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Co-ed really works here. The boys aren’t loutish, and the girls aren’t cliquey. More than anything, they’re just themselves. ‘For me, it’s the most natural environment,’ observes the head. The key note here seems to be approachability. One sixth former thought the best thing about Caterham was ‘the relationship between staff and students – I’ve never seen anything like it. They’re incredibly supportive.' Dual approach to sport: elite athletes go onto the Caterham Programme...

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What the school says...

Our mission statement at Caterham School is 'to provide an education for life in a Christian environment as the finest co-educational school in the country' and we feel ourselves to be firmly on the path to achieving that aim. Excellent A-Level results have positioned us as one of the top co-educational independent schools in the UK. All students progress to university with 85% going to one in the 'top tier'. Caterham School is, however, about much more than just academic excellence. We strive to develop the pupil as a whole person thereby helping to prepare them for life at university and beyond. ...Read more

What the parents say...

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2015 Good Schools Guide Awards

  • Excellent performance by Boys taking Latin at an English Independent School (GCE A level)

Sports

Fencing

What The Good Schools Guide says

Headmaster

Since 2015, Mr Ceri Jones (40s). Attended Nab Wood Grammar (now the Samuel Lister Academy) in Bradford, which had already turned comprehensive by the time he started, then read history at Fitzwilliam College Cambridge. Went into teaching straightaway because he loved his subject. Began his career at Godolpin & Latymer, then Bancroft’s, then joined Caterham as head of history. Left to take up post as housemaster at Tonbridge, where he stayed for 11 years. During that time he rose to become deputy head, and was seconded to run the Marsh Academy in the Romney Marshes. Returned to Caterham because he liked the quiet confidence of the students – ‘they were all very different, very assured, but not arrogant.’ Married to Kay Moxon, head of politics at Tonbridge, and they have two daughters.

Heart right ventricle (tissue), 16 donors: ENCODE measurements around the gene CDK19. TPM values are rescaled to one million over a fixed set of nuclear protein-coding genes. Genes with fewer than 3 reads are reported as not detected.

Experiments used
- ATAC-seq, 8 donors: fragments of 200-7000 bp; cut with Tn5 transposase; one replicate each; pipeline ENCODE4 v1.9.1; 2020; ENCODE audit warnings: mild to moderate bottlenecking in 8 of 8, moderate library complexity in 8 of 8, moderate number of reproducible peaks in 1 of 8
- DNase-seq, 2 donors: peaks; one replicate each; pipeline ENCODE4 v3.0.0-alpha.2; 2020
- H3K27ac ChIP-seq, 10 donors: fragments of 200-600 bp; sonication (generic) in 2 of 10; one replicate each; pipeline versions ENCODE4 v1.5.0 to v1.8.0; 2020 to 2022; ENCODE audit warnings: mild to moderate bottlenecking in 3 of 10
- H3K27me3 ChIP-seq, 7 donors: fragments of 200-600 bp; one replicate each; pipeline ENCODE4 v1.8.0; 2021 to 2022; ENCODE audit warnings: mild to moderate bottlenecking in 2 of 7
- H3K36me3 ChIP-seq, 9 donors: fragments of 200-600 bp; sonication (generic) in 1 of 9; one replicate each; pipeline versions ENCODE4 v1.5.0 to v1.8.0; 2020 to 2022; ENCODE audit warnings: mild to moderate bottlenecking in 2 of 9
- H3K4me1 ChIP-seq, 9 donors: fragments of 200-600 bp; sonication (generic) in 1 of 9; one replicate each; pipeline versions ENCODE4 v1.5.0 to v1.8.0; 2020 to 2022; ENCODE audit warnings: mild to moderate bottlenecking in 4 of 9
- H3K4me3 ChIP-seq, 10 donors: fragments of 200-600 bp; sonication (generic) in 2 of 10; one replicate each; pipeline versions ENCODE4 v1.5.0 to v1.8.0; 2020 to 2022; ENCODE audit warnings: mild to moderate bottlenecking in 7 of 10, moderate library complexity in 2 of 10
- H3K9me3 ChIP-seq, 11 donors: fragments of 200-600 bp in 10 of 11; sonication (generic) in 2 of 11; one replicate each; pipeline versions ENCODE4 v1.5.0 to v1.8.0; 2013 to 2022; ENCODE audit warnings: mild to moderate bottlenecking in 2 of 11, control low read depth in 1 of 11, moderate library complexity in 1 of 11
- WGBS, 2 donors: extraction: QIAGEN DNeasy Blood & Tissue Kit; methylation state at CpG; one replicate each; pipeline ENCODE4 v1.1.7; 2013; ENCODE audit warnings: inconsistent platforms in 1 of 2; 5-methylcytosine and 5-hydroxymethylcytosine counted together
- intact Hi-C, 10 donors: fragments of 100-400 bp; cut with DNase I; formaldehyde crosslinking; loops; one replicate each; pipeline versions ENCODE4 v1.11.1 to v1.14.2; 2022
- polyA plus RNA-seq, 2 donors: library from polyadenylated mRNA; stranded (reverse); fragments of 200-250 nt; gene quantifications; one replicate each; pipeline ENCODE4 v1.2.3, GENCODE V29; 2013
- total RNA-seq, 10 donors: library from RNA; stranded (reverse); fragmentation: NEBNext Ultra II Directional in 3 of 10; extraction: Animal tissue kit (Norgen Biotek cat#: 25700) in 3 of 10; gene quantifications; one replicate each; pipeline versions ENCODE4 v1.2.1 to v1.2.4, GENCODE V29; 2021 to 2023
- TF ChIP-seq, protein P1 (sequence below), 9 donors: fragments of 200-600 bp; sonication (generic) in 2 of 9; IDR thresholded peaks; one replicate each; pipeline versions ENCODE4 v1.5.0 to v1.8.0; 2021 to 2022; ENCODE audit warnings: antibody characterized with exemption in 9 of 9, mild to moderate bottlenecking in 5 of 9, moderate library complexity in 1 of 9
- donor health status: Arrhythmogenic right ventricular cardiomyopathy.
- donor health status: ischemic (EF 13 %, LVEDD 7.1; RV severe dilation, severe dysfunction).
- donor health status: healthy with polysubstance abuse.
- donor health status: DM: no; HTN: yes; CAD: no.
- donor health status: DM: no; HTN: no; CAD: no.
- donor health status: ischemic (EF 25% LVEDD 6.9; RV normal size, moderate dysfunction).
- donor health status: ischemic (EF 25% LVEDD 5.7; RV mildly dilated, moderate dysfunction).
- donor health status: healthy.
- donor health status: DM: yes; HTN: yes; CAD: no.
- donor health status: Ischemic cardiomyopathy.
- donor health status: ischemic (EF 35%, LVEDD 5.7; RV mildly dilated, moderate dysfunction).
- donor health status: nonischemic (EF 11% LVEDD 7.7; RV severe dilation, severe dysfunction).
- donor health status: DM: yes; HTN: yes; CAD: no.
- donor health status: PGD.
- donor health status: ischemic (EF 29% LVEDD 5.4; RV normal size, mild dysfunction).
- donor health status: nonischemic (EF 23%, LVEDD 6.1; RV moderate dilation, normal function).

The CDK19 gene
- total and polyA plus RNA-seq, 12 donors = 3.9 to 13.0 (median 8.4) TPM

Unlike many heads we meet with similarly glittering credentials (he has a masters in educational leadership), Mr Jones impresses as a very human headteacher with his feet firmly on the ground. With his kindly energy and soft-spoken manner, he is clearly popular with parents. ‘An excellent head, and a very clear and intelligent thinker,’ said one; ‘he is definitely a doer, and we can all see positive changes and improvements.’ ‘We really appreciate that he’s passionate about education being holistic, and not all about academic achievement,’ said another. Manages to fit in some football in his spare time (he played for Cambridge), still teaches A level history. Runs the Accelerate and Access Foundation, a charity which helps bright children from disadvantaged backgrounds in the south east.

Has no wish to change the ethos and values of the school, but is a skilled moderniser – he introduced the policy of issuing all Caterham students with iPads.

Academic matters

Impressive. In 2016 nearly 79 per cent A*/A at GCSE, and at A level 85 per cent A*/B and 57 percent A*/A, putting it comfortably in the top 100 independent schools in the country.